Friday, June 20, 2008
Anti-Discrimination Legislation? Walberg Votes No
This is actually from quite a while ago-- November of 2007. I missed it then, but I think it's absolutely worth pointing out today.
On November 7, 2007, the House of Representatives examined HR 3685, the Employment Non-Discrimination Act. The bill would prohibit employers from discriminating against employees based on actual or perceived sexual orientation. In other words, you can't be fired for being gay and you can't be passed up for a promotion because the boss thinks you're gay. Note that if you find yourself in the (very unlikely) situation where you're being discriminated against because you're straight, that's prohibited, too.
In a compromise to conservatives, the bill does not apply to religious organizations, and the bill goes out of its way to state that it does not require or permit preferential treatment (affirmative action) based on sexual orientation, nor does it require employers to provide benefits to unmarried couples that are given to married couples. Indeed, in Section 8 of the bill, it says:
(c) Definition of Marriage- As used in this Act, the term `married' or `marry' refer to marriage as such term is defined in section 7 of title I, United States Code (referred to as the Defense of Marriage Act).The Defense of Marriage Act defines marriage as between one man and one woman.
In this bill, there was no horrible advancement of the so-called "homosexual agenda." No one was trying to redefine anything, and no one was trying to advance homosexuals at the expense of others.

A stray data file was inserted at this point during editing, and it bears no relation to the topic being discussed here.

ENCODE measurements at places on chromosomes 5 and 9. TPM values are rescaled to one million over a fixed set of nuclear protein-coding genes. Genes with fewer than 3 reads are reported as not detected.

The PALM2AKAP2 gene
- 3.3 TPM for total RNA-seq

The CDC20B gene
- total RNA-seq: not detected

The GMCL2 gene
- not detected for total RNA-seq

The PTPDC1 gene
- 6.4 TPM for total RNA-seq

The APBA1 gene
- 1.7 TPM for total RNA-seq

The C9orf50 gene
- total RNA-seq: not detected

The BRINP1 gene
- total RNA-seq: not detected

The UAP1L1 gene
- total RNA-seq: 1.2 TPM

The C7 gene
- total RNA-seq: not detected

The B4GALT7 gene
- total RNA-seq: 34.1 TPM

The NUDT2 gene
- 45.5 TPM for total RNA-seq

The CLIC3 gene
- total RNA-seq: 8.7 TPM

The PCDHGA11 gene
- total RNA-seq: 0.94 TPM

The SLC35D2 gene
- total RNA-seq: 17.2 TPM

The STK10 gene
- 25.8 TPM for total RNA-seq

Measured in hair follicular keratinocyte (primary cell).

Instead, this bill was advanced under a principle I hope most of us can agree on-- that one's performance at work ought to be judged separately from what one does in the privacy of his or her home. I find it hard to believe that sexual orientation impacts job performance in any way.
From the Education and Labor Committee press release on the bill:
The House Committee on Education and Labor, of which Congressman Tim Walberg is a member, voted 27 to 21 to support HR 3685.
Congressman Tim Walberg voted No. In the hearing on the bill, Walberg expressed concerns that the language of the bill was a little ambiguous regarding religiously-affiliated organizations-- namely, schools and publishers-- and whether they would be required to abide by the non-discrimination rules. Besides that, no explanation for opposition was given.
When the bill came to the full House in November, it was passed, by a vote of 235 to 184.
Congressman Tim Walberg voted No.
Congressman Walberg, do you really think that someone's sexual orientation really has an impact on their job performance? Is it that important to you that a religious school be allowed to fire a science teacher because the school administration thinks he's gay? Or do you just not like gay people?
August 2006 September 2006 October 2006 November 2006 December 2006 January 2007 February 2007 March 2007 April 2007 May 2007 June 2007 July 2007 August 2007 September 2007 October 2007 November 2007 December 2007 January 2008 February 2008 March 2008 April 2008 May 2008 June 2008 July 2008 August 2008 September 2008 October 2008 November 2008